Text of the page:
Coding, Classification & Reimbursement

1.  Where Do I Begin? Totally New to Coding...

Posted 14 days ago
Edited by Genevieve Gabriel 13 days ago
Hello Everyone!

I have been an RN for 26 years - in Telemetry, Critical Care, Case Management, Disaster Preparedness, Emergency, and, currently, as Nursing Supervisor - in an acute care hospital. I have no medical coding experience whatsoever.

I received my MSN (Executive Track) in 2015. I somewhat wish now I had gone the Informatics route.

I have a deep desire to learn how to code and get CCA certified. But where do I begin? I don't even know coding lingo!

These are some ideas of mine:
  • Perhaps take a refresher medical terminology and/or anatomy class at my local community college?
  • Take a medical billing class at local community college
  • Volunteer at my hospital to learn how to code / get experience as a coder
Here are some questions:
  • What's the best way to start a career in medical coding?
  • Tips, tricks, suggestions, or links on AHIMA site you can suggest to make this transition easier for me?
  • Any recommended courses to take to prepare for CCA exam? (Preferably ones that are financially sound)
  • Anyone willing to be my mentor?

I found and joined AHIMA just the other day. I'm so glad I did.

Thank you kindly in advance,
Genevieve


2.  RE: Where Do I Begin? Totally New to Coding...

Posted 14 days ago
​Hi Genevieve . .. First  - Welcome to AHIMA.  You will find an amazing array of HIM and coding professionals in the organization.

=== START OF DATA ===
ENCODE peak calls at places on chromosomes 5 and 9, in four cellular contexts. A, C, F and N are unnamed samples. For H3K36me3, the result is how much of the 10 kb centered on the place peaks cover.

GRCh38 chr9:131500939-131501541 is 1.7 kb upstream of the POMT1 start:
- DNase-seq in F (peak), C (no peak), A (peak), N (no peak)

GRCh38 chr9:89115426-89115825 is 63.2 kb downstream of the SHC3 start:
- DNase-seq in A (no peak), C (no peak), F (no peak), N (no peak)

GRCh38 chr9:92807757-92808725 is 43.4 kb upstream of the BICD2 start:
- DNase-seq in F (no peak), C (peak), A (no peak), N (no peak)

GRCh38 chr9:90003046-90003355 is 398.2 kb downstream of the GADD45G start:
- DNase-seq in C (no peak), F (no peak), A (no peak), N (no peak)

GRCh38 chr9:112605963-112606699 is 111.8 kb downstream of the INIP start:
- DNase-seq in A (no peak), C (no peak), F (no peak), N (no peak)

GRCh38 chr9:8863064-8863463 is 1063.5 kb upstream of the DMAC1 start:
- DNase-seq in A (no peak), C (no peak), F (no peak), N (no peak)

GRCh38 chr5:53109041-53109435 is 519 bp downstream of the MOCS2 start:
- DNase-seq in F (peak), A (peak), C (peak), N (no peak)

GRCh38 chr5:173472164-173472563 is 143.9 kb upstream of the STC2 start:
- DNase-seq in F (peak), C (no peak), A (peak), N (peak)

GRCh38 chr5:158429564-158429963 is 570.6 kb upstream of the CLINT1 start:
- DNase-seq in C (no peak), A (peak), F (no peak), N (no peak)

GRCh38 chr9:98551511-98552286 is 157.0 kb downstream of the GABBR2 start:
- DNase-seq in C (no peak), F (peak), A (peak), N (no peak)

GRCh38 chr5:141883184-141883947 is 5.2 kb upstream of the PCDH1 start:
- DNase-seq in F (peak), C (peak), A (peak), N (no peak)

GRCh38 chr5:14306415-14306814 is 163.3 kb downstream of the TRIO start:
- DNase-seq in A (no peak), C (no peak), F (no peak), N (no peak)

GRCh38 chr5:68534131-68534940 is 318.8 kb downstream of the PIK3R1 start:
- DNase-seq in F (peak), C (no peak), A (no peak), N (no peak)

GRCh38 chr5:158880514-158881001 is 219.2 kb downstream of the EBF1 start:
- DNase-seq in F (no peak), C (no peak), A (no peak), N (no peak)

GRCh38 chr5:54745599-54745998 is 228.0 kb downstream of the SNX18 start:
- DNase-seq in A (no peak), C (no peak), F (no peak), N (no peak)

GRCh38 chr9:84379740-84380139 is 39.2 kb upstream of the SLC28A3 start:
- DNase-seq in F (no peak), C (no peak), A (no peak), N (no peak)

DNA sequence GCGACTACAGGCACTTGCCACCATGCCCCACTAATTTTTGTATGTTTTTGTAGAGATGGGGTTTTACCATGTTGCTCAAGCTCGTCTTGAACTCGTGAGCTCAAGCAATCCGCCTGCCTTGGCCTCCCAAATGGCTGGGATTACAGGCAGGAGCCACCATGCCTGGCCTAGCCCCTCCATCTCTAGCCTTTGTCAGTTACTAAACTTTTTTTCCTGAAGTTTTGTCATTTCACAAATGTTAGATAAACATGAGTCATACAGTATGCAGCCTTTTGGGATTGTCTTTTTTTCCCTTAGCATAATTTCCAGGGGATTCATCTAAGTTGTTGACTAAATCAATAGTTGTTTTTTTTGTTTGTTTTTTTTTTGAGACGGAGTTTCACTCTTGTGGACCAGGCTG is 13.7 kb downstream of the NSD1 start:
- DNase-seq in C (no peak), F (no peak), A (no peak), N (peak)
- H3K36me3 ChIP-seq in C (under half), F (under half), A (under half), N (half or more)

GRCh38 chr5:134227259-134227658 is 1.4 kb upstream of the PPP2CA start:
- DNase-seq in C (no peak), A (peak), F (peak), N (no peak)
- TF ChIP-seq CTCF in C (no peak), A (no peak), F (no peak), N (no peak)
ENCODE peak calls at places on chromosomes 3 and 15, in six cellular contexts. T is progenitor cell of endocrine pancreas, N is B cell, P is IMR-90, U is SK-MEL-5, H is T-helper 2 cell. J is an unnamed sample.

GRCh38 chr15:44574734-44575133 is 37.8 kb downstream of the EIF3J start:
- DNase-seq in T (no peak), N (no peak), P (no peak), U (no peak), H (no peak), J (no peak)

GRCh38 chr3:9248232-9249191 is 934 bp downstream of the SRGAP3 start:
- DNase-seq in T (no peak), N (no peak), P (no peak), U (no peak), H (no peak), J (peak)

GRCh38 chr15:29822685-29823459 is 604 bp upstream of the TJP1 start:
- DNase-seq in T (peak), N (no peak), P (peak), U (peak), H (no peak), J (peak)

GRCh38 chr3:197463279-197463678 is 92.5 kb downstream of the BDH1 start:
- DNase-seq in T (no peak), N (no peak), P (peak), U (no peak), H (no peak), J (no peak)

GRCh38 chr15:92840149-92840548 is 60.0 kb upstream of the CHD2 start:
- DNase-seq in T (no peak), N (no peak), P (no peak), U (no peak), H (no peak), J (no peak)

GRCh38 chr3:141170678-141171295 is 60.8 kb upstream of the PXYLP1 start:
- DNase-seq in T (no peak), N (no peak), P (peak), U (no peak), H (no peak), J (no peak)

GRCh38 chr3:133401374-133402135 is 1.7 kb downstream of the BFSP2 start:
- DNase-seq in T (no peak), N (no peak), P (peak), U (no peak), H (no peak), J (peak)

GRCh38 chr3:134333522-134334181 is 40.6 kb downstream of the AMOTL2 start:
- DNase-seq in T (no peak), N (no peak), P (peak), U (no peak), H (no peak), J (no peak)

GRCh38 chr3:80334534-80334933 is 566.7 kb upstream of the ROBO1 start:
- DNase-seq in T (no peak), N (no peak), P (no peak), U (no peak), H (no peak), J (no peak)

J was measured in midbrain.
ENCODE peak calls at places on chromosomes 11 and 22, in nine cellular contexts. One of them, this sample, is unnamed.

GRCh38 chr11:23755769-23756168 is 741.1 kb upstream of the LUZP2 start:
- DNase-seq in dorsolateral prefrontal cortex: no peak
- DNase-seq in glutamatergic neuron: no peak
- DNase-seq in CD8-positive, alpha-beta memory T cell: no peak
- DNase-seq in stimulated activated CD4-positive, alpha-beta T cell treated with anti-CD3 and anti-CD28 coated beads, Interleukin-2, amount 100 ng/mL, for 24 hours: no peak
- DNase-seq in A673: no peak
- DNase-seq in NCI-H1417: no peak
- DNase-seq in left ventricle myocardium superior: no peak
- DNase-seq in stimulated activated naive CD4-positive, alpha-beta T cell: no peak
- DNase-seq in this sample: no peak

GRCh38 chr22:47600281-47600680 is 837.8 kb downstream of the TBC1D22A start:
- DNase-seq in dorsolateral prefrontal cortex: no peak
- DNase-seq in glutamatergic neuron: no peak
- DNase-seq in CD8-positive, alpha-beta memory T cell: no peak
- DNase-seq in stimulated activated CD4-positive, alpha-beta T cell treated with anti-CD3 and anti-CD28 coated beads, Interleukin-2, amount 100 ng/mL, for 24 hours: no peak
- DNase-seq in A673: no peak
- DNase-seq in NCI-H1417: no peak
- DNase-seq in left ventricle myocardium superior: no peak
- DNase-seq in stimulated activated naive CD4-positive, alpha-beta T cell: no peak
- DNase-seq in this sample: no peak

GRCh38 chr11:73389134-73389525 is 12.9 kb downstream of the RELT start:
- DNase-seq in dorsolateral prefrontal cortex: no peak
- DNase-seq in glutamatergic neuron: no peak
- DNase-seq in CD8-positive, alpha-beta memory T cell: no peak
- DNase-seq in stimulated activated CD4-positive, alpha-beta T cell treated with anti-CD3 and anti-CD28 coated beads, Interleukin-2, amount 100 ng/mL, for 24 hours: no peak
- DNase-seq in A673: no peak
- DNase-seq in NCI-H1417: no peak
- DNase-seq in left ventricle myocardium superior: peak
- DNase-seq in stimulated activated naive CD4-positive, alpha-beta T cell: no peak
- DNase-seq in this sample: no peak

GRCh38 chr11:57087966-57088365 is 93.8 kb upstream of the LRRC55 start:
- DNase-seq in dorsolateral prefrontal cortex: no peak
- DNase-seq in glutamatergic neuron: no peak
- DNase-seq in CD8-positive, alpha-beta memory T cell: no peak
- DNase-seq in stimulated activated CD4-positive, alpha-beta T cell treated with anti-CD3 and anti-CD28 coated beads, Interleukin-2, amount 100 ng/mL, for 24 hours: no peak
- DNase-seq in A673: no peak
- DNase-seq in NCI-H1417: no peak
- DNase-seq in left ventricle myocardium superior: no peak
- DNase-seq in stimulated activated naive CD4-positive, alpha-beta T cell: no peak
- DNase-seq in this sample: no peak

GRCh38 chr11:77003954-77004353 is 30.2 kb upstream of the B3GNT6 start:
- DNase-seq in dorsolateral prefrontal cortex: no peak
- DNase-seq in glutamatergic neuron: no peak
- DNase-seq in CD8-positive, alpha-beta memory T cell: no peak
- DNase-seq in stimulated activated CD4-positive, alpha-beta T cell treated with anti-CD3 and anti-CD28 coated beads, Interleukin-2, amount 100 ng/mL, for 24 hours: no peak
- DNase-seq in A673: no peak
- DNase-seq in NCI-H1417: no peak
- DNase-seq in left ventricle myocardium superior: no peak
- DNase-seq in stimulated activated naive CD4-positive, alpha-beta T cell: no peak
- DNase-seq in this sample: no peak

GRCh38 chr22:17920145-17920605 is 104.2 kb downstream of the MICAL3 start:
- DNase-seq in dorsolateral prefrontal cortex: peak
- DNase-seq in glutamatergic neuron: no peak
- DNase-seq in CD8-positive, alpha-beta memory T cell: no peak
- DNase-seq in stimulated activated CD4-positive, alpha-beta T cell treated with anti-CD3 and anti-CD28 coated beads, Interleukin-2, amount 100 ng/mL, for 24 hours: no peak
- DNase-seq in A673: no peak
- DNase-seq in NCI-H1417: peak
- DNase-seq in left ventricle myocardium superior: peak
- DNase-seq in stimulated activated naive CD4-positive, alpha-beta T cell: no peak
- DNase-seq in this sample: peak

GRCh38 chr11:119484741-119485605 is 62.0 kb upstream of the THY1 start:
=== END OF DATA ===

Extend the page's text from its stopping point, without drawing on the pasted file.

Second, with your clinical background you are well-positioned for a coding career.  I suspect you don't need a terminology or A&P refresher - I'm guessing you've got that down.  I would NOT suggest a medical billing course . . . those courses are designed to teach you medical billing with a sprinkle of coding thrown in.  They are specifically set up to have you doing billing in a provider/clinic setting.  Finally, volunteering may not provide you with the technical information needed to learn coding.

There are, however; several great options.  AHIMA offers a coding basics course that provides training in all areas of coding.  Completion of those courses would set you up nicely to take and pass the CCA exam.  Also, there are many Associate degree programs that offer coding education also.

Please reach out to me and we can talk about different options . . . Kathy.devault@uasisolutions.com

Thanks,
Kathy

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Kathryn DeVault
Manager
UASI
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3.  RE: Where Do I Begin? Totally New to Coding...

Posted 13 days ago
​Hello Genevieve,  I think you have an advantage over some other people trying to become a coder.  You have the medical knowledge which, to me is a big start.  My only piece of advise is stop thinking like a nurse and train yourself to think on the other side of the spectrum.  Because in the hospital I work in, the nurses operate in a whole different environment then the billing and coding world.  Its not a bad thing, we all have the same goal, its just our focus is in different areas.  A nurse turned billing and coding is a good asset if you can change your mind set.  I have worked with a lot of nurses and not all of them are the same, and you could be different, so I wish you well, and good luck with your certification.